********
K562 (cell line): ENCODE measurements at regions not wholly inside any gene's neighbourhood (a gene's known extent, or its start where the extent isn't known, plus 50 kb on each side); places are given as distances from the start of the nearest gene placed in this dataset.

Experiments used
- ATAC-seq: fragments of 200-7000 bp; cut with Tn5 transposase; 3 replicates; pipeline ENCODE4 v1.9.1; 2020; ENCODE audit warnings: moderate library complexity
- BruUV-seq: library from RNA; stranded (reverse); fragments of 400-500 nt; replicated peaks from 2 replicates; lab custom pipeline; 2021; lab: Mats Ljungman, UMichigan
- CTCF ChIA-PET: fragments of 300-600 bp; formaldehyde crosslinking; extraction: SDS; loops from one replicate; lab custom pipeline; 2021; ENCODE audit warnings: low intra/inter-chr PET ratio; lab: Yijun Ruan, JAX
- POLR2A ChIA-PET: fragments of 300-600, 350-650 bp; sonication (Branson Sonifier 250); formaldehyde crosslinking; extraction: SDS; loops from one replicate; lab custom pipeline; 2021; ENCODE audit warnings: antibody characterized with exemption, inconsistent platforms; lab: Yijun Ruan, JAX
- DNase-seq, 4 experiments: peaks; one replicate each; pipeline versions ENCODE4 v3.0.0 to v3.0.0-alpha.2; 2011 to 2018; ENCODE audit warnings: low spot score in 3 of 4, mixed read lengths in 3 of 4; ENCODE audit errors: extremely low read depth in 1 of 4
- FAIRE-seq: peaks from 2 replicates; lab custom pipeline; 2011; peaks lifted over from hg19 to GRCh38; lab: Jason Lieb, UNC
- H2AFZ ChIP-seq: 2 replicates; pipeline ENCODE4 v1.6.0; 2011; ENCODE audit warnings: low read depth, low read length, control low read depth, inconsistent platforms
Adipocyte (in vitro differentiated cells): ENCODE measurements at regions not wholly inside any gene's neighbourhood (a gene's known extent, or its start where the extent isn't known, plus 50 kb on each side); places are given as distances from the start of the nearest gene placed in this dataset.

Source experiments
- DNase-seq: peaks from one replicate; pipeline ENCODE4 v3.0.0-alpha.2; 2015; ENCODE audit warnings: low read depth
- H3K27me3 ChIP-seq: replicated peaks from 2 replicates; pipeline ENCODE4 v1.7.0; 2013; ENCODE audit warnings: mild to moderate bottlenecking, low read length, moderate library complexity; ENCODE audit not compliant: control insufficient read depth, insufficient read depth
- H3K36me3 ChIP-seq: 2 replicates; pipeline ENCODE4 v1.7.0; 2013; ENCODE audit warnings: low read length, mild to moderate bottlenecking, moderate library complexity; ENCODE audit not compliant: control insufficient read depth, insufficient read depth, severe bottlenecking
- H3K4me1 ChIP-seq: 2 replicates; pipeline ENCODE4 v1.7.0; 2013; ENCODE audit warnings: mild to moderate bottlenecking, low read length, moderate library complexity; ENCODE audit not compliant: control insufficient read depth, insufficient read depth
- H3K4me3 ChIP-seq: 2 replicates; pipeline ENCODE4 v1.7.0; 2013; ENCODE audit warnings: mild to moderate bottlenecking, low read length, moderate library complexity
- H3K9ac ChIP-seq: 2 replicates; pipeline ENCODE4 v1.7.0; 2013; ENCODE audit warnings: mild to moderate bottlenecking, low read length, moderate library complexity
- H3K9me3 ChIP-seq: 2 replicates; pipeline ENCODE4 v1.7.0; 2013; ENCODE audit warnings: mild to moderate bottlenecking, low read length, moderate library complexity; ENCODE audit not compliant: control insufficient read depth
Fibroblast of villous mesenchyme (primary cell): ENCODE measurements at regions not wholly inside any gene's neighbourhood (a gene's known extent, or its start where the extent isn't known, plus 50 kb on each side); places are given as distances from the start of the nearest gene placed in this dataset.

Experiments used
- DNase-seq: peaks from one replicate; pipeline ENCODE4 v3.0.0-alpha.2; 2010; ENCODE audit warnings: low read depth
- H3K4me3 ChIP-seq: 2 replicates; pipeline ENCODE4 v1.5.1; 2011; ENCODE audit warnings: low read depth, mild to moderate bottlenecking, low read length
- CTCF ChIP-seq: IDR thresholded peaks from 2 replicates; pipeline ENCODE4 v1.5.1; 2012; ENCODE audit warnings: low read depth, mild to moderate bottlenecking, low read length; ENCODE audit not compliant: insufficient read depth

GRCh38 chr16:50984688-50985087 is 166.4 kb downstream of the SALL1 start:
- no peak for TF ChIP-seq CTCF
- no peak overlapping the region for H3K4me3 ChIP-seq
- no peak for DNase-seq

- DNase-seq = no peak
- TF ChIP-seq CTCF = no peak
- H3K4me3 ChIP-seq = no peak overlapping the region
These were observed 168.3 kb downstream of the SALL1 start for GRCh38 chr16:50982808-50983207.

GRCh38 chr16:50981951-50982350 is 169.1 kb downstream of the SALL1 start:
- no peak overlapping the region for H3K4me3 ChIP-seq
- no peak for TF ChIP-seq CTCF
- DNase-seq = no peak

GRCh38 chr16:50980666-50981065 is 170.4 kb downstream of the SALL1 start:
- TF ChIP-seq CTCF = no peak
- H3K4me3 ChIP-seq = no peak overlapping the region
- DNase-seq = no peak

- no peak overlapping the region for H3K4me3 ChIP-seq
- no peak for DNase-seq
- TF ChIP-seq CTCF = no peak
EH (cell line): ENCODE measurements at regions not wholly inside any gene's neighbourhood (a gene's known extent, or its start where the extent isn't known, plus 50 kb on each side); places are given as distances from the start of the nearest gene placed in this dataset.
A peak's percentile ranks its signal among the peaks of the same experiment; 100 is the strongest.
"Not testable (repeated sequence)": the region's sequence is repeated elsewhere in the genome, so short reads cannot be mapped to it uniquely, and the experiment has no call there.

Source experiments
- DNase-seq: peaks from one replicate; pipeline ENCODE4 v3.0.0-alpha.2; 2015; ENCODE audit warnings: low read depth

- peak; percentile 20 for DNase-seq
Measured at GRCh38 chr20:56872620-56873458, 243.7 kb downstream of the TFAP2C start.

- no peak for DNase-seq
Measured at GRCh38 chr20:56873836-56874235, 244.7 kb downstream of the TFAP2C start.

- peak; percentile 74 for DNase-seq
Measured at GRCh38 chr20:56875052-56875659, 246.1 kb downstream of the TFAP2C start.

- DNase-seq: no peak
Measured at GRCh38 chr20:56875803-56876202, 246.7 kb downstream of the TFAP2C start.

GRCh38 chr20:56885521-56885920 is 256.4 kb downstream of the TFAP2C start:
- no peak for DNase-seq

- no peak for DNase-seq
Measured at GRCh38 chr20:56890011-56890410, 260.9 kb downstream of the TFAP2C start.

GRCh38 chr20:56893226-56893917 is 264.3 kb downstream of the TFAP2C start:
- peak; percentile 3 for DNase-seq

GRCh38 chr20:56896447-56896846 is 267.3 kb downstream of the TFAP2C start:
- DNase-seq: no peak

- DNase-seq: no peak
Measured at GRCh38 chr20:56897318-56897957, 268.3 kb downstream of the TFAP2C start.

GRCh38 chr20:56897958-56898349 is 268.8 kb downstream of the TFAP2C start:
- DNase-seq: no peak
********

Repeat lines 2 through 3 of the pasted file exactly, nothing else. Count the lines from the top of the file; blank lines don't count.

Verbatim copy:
Experiments used
- ATAC-seq: fragments of 200-7000 bp; cut with Tn5 transposase; 3 replicates; pipeline ENCODE4 v1.9.1; 2020; ENCODE audit warnings: moderate library complexity